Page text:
Session Type: ACR Poster Session A
Session Time: 9:00AM-11:00AM
Background/Purpose: Up to one-third of the patients who receive TNFi lose responsiveness over time. Options available to these patients include treatment with an alternative TNFi (cycling strategy) or switching to another therapy with a different mode of action (swapping strategy). We conducted a systematic review and meta-analysis of RCTs to compare the efficacy of various approaches.
Methods: Five electronic databases were searched (MEDLINE, EMBASE, Cochrane Library, and Web of Sciences). Sources of gray literature (unpublished records) were searched through clinicaltrials.gov and other websites. The search was broad in scope to capture all available evidence. The selection process was performed by two independent reviewers. We included studies evaluating the efficacy and safety of targeted therapies in RA that included only adult patients with failure to respond to at least one TNFi. We excluded non randomized studies, RCTs with no separate data for TNFi failures, evaluating retreatments (e.g. rituximab or tocilizumab vs. placebo after one or two cycles of rituximab or tocilizumab), with insufficient data to evaluate the outcomes of interest, or comparing a brand-name product with a biosimilar (with no control group). Outcomes included: 50% improvement according to the American College of Rheumatology criteria (ACR50), serious adverse events, and withdrawals.
Results: Out of 44,651 citations we found 13 studies (with multiple publications n=68). The mean age of patients ranged between 45.1 and 58.2 years. The majority of the patients were females (82%) with a disease duration ranging between 8.6 and 13.2 years and a baseline disability score ranging from 1.1 to 1.9. Cycling strategies included: golimumab, certolizumab, adalimumab, etanercept or infliximab in patients failing any other TNFi. Swapping strategies included rituximab, tocilizumab, abatacept, or tofacitinib. Four studies were head-to-head comparisons, one compared two different doses of tocilizumab combined with methotrexate with tocilizumab monotherapy, one compared nonTNFi plus TNFi versus TNFi only and the remaining studies compared a targeted agent combined with a disease modifying anti-rheumatic drug (DMARD) versus DMARD monotherapy (with or without placebo). Three studies (n=898) for the cycling strategy and four studies (n=1,774) for the swapping strategy were suitable for direct meta-analysis. When an alternative TNFi was used in combination with DMARD, ACR50 response rates were statistically significantly improved at 12 to 24 weeks compared to the DMARD alone group (pooled for all TNFi = RR 2.6 (95% CI 1.6 to 4.3). Improvements were also observed with each swapping strategy (pooled RR including rituximab, abatacept, tocilizumab, or tofacitinib was 6.1 (95% CI 4.1 to 8.9)). No differences were observed in the rates of withdrawals due to adverse events or serious adverse events between groups for any of the strategies.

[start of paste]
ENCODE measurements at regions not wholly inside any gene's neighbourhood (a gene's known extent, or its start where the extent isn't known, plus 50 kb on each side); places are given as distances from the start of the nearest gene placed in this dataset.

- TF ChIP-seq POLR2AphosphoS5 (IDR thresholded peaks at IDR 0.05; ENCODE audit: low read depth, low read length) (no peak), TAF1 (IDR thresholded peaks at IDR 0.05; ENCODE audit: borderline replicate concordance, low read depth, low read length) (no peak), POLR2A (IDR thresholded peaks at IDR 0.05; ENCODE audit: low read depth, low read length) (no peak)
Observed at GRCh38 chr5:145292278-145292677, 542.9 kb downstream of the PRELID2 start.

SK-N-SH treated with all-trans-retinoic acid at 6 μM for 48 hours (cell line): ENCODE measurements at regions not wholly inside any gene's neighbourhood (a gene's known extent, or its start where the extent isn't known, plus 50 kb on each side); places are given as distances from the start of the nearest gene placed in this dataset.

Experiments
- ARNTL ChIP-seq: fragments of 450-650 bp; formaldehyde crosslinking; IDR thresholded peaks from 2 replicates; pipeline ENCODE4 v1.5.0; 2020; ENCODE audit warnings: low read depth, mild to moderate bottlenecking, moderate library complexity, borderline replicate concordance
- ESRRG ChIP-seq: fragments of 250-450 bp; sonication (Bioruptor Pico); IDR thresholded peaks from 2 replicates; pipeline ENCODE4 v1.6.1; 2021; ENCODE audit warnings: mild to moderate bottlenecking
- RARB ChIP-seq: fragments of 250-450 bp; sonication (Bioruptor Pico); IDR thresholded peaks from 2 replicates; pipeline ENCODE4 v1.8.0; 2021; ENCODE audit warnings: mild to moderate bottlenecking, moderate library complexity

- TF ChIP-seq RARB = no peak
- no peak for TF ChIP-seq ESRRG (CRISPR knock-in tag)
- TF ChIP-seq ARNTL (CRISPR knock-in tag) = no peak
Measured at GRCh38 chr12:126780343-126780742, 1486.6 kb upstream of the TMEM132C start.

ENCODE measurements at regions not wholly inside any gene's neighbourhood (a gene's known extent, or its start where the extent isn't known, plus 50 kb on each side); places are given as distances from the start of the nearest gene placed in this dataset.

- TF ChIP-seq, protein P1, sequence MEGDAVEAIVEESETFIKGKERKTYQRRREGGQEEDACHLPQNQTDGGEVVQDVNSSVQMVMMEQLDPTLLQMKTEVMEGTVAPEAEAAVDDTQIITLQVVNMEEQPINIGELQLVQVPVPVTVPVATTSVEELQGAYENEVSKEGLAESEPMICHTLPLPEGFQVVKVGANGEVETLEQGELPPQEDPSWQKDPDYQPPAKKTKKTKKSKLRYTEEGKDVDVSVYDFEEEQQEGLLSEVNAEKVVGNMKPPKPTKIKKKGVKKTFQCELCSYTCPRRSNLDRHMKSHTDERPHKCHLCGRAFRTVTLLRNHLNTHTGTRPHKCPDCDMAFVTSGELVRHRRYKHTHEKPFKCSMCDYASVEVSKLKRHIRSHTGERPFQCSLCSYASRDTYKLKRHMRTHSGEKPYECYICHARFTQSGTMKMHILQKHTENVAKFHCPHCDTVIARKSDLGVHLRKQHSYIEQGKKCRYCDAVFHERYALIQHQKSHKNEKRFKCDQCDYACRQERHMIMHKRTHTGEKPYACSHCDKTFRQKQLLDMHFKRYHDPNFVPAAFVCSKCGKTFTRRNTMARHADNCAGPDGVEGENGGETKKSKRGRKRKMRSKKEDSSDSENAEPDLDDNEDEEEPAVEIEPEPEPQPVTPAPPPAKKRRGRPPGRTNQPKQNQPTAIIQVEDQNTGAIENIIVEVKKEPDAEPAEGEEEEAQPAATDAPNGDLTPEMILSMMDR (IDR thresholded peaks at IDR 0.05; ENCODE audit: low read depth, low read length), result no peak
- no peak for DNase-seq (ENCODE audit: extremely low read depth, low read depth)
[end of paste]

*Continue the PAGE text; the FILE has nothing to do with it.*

Conclusion: Current evidence from RCTs shows that cycling to a different TNFi after failure can be effective, and can be considered before switching to a different targeted therapy, suggesting that many patients fail a specific agent and not TNFi as a class.
To cite this abstract in AMA style:Lopez-Olivo MA, Matusevich A, Suarez-Almazor M. Therapy in Patients with Rheumatoid Arthritis (RA) with Inadequate Response to Tumor Necrosis Factor Alpha Inhibitors (TNFi): A Systematic Review and Meta-Analysis of Randomized Controlled Trials (RCTs [abstract]. Arthritis Rheumatol. 2016; 68 (suppl 10). https://acrabstracts.org/abstract/therapy-in-patients-with-rheumatoid-arthritis-ra-with-inadequate-response-to-tumor-necrosis-factor-alpha-inhibitors-tnfi-a-systematic-review-and-meta-analysis-of-randomized-controlled-trials-rct/. Accessed November 26, 2020.
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